In our September 24, 2009, edition of The Personnel File we addressed a U.S. Ninth Circuit Court of Appeals decision, Rutti v. Lojack Corporation, Inc. (August 21, 2009), regarding claims for compensation for commute time and off-the-clock work. In that decision, the Court held that requiring employees to use a company-owned vehicle does not render their commute time compensable under both state and federal wage and hour laws.
Now, on March 2, 2010, the Ninth Circuit issued a revised opinion that supersedes the August 21, 2009 decision. In this revised opinion, the Court reached a different conclusion on the issue of whether commute time is compensable under California law based on the facts of the case. The revised opinion left unchanged the previous discussion regarding the compensability of commute time under federal law and off-the-clock postliminary and preliminary and de minimis work activities.
As discussed below, the Ninth Circuit held in this revised opinion that commute time may be compensable under California law where employees are so restricted in their activities to be considered under the control of the employer.
Mike Rutti was employed by Lojack as a technician to install and repair alarms in customer cars. Most if not all of the installation and repair work was done at the clients’ locations. He was responsible for clients in Orange County and was required to commute and travel to job sites in a company-owned vehicle. Rutti was a non-exempt employee paid on an hourly basis, beginning when he arrived at his first job location and ending when he completed his final job of the day. He was not paid for time spent commuting from home to his first job site of the day, or for returning home from his last job site.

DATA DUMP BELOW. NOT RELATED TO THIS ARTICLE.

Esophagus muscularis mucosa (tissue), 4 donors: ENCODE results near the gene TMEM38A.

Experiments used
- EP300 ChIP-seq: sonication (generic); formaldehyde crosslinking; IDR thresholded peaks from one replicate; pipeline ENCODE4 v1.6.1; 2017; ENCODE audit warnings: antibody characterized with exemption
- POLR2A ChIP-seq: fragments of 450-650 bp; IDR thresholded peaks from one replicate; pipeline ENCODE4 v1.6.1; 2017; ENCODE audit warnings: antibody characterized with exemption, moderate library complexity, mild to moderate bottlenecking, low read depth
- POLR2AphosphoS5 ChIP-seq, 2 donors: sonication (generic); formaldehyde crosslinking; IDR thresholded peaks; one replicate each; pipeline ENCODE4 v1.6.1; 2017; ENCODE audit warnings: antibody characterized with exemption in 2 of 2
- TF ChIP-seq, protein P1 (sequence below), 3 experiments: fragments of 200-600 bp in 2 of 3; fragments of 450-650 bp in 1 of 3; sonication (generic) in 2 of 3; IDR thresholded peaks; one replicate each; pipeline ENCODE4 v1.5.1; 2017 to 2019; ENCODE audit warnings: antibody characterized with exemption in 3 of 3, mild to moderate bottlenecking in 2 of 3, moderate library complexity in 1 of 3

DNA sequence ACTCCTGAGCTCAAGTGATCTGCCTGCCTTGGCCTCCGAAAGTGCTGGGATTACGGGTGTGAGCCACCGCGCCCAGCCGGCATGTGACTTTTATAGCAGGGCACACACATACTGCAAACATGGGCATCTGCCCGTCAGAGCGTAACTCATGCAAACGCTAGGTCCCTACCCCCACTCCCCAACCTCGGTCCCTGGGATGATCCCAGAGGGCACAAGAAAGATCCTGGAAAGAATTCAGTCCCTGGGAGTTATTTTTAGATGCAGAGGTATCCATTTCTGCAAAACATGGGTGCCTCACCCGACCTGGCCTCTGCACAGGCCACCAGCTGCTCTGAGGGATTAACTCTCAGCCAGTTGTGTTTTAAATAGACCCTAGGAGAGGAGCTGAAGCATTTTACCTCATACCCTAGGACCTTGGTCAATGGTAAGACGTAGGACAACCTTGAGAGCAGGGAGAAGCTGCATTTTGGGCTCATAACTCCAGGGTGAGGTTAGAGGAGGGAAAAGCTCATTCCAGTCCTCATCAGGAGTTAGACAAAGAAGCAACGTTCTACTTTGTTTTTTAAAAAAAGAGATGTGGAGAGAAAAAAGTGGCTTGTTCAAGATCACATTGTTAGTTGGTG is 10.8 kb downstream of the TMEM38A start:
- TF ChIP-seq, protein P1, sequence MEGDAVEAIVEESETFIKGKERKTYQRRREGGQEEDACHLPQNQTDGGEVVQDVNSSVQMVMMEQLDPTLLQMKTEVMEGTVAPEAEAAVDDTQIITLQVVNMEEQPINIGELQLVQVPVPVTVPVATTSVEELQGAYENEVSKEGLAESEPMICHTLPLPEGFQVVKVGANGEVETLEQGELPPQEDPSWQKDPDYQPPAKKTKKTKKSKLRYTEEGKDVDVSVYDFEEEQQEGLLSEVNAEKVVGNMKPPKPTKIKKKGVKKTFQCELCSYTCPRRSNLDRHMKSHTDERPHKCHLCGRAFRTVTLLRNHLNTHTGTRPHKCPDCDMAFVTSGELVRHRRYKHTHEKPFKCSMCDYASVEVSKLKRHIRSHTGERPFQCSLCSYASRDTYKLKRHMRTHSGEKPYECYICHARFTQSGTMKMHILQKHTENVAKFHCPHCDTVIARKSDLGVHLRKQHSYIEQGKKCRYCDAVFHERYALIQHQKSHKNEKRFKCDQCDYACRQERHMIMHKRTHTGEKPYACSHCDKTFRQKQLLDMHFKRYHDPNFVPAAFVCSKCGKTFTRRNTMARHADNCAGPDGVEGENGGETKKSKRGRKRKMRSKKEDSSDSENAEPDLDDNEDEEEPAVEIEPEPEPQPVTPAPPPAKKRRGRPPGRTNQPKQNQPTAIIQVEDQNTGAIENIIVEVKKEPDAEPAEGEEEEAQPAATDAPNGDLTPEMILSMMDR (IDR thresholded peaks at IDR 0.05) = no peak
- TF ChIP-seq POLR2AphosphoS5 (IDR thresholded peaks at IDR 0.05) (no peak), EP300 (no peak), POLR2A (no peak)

Rutti filed a federal class action lawsuit against Lojack on behalf of himself and other Lojack technicians, claiming that Lojack had failed to compensate the employees for time commuting and performing "off-the-clock" activities before and after work. He alleged violations of the U.S. Fair Labor Standards Act (FLSA) and the California Labor Code. Lojack moved for summary judgment, which the trial court partially granted. Rutti then appealed.
Commute Time In a Company-Owned Vehicle Can Be Compensable Under California Law If the Employee Remains Subject to the Control of the Employer
Rutti argued that, because he was required to commute in Lojack’s vehicle in a restricted fashion, he was entitled to compensation for his commute time. Lojack’s restrictions required that Rutti not use the vehicle for personal pursuits or for transporting passengers, and that he drive directly from home to work and from work to home. He was also prohibited from using his cell phone while driving on his commute except to take work-related phone calls from the company dispatcher. He also could not run personal errands, take his children to school, or stop for breakfast.
The Court concluded in both its original and revised opinions that, despite these restrictions, the FLSA and the federal Employee Commuting Flexibility Act (ECFA) expressly allow employers and employees to agree that the employee’s commuting "to and from the actual place of performance of the principal activity or activities which such employee is employed to perform" is not part of an employee’s principle activities and therefore not compensable. The fact that Lojack imposed this commute agreement on Rutti as a condition of employment did not violate the FLSA or ECFA.